With a robotic capsule that can spin and tunnel through the mucus barrier of the small intestine and transport the medication components, a novel drug capsule created at MIT may be able to replace insulin injections.
Medical professionals would have to provide protein medications by injection because they cannot pass through the mucus barrier of the digesting tract.
At Brigham and Women’s Hospital and Development Assistant Professor of Mechanical Engineering at MIT, Giovanni Traverso explained that “by displacing the mucus, we may maximise the dispersion of the medicine within a narrow area and optimise the absorption of both small molecules and macromolecules.”
Vancomycin and insulin both need to be injected, and this method of delivery has been found to be extremely effective. Protein medications cannot be taken orally since they tend to degrade in the digestive tract’s acidic environment and may even have trouble passing the mucus barrier.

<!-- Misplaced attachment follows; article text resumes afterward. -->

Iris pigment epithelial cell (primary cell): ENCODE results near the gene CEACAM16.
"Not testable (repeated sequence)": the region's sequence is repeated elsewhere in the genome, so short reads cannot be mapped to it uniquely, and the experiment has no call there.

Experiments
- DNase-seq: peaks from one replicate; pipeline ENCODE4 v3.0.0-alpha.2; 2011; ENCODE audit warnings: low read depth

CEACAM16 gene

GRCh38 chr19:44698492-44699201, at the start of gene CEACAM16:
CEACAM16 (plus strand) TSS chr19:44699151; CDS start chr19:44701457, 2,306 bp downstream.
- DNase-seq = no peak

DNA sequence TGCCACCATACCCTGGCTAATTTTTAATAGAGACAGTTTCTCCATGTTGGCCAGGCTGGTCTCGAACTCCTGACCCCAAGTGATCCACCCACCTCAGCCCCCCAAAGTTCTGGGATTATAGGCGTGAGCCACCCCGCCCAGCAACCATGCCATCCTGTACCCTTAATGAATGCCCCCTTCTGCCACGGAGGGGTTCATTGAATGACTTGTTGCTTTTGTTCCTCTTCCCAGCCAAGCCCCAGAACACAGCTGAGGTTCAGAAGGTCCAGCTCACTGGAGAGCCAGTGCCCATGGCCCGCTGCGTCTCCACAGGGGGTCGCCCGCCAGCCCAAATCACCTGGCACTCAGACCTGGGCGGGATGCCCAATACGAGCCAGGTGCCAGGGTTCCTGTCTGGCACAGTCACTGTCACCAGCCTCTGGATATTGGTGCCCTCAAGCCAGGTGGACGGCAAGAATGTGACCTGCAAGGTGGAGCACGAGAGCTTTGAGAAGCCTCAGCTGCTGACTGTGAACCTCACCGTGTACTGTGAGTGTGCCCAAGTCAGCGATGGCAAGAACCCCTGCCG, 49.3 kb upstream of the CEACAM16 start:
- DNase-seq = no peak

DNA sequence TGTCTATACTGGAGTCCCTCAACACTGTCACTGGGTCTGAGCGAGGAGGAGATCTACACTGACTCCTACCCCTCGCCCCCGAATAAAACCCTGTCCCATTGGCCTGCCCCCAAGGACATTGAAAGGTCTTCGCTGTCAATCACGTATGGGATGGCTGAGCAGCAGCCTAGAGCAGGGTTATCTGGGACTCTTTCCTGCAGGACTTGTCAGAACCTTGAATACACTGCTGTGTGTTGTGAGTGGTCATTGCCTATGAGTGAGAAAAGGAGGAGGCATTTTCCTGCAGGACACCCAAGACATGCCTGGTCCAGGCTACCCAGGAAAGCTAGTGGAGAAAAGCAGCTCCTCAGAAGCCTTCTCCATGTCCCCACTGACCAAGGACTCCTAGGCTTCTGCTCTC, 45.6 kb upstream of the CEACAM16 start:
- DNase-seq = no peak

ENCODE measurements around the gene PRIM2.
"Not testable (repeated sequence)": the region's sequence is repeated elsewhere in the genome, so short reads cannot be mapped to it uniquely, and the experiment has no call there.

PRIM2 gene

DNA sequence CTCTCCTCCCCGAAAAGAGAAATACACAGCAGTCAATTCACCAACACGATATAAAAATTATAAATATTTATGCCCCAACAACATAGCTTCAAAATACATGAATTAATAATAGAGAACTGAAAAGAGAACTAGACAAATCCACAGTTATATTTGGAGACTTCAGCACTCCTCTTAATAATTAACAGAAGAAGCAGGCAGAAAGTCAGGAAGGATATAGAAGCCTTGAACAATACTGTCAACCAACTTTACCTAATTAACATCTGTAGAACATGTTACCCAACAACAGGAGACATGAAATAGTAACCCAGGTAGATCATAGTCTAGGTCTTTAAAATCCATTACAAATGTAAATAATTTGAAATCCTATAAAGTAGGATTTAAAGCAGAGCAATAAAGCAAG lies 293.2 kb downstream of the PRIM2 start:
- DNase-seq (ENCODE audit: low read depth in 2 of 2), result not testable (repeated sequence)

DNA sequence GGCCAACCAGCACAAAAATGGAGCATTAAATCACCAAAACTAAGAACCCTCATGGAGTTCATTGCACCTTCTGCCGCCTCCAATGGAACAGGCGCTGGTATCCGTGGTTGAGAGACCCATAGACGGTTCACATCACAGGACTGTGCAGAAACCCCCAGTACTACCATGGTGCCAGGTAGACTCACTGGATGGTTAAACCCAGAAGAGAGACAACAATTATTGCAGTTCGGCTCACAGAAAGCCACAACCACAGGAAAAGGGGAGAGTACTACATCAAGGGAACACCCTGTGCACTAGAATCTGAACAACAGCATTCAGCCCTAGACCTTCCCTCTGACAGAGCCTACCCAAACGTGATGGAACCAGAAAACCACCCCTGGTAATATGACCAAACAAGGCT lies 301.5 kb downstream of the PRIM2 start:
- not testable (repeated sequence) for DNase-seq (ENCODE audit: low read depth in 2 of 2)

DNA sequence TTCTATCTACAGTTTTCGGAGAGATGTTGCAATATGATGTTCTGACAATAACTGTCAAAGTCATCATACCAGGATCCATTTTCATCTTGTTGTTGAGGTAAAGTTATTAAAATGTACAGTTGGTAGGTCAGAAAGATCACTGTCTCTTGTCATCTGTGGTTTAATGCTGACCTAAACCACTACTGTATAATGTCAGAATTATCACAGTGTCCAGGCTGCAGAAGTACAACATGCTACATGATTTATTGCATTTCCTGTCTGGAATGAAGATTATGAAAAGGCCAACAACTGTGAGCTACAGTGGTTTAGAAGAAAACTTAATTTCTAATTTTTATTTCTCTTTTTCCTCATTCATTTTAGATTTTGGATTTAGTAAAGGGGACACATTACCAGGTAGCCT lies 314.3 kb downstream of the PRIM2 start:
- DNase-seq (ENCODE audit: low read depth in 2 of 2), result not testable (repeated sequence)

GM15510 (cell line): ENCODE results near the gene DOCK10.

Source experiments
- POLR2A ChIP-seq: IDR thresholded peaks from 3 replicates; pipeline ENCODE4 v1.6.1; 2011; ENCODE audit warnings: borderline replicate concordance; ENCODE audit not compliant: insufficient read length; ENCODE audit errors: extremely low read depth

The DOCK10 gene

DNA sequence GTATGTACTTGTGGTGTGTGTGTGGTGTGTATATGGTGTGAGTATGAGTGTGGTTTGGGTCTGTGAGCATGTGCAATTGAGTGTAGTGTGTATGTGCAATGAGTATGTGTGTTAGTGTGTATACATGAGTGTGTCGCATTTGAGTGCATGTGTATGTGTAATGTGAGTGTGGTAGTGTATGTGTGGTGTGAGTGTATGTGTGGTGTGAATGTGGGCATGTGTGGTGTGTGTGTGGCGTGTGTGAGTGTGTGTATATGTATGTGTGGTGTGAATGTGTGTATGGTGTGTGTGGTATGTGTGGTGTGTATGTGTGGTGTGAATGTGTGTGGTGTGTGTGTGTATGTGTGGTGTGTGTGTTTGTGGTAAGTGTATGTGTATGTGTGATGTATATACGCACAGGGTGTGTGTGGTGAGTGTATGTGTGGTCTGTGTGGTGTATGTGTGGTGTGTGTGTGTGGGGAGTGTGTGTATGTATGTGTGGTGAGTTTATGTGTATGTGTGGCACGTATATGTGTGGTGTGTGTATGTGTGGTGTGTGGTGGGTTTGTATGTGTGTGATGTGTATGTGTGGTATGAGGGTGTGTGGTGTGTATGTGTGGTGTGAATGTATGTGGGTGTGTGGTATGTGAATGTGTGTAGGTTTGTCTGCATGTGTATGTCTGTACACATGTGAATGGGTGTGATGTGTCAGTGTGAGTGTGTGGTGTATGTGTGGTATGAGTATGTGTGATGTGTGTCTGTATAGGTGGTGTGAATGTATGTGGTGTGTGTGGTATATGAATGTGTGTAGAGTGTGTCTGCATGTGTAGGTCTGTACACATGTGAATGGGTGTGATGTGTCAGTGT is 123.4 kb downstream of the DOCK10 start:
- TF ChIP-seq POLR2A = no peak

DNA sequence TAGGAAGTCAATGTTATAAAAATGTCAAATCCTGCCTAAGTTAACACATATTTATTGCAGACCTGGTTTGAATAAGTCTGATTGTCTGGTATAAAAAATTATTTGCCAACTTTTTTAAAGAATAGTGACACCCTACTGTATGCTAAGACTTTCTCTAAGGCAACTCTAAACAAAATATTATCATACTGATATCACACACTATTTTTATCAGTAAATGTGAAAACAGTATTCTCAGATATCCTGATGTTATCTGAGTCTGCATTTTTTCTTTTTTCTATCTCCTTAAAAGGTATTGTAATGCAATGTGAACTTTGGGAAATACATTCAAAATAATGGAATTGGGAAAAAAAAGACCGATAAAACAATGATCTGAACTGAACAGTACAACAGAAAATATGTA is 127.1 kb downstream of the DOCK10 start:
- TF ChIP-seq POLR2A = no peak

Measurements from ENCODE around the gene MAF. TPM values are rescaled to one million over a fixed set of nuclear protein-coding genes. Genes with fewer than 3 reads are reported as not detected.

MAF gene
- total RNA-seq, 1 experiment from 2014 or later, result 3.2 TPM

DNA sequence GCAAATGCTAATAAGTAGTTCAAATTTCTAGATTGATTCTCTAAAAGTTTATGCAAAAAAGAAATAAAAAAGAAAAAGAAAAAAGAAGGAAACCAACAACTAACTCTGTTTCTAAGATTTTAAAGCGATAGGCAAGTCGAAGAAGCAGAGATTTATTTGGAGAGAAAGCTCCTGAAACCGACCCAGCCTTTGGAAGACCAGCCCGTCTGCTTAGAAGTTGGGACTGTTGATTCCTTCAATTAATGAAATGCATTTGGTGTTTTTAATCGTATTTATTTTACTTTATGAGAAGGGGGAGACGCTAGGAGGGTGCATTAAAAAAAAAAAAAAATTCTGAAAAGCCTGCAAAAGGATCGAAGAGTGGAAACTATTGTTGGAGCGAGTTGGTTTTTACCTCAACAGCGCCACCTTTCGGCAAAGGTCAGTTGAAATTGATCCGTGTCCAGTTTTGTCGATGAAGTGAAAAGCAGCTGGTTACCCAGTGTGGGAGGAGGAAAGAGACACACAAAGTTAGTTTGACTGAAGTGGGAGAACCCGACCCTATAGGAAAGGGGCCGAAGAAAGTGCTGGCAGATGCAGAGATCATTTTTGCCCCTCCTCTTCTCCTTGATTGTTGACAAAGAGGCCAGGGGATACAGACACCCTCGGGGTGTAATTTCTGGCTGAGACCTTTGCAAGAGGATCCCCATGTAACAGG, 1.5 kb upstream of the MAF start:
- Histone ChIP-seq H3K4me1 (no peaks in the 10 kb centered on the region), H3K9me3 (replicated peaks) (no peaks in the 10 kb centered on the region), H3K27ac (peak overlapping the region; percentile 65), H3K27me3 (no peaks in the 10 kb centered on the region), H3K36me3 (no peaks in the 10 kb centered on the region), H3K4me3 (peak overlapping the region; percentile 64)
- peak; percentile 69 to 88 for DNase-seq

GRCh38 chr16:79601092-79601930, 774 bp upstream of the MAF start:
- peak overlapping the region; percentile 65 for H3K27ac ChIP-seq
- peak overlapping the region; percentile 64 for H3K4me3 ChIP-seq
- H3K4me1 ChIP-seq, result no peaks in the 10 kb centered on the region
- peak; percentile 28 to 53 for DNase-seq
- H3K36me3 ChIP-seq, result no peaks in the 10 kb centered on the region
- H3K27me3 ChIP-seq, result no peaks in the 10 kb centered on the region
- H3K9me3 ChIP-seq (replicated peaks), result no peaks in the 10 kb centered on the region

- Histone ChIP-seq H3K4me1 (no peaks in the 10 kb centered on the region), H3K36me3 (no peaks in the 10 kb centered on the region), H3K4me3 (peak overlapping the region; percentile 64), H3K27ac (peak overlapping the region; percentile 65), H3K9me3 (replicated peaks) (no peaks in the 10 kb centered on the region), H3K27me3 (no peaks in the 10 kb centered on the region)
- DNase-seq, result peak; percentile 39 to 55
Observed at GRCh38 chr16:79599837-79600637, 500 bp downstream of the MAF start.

Shriya Srinivasan, the study’s primary author, developed a protective capsule with a mechanism that can tunnel through mucus similarly to boring or drilling holes through a hard surface.
I believed that we could deposit the medication directly on the epithelium if we could tunnel through the mucus, she said.
The idea is that after swallowing this capsule, the outer layer will disintegrate in the digestive tract, revealing all of these properties that begin to churn through the mucus and clear it.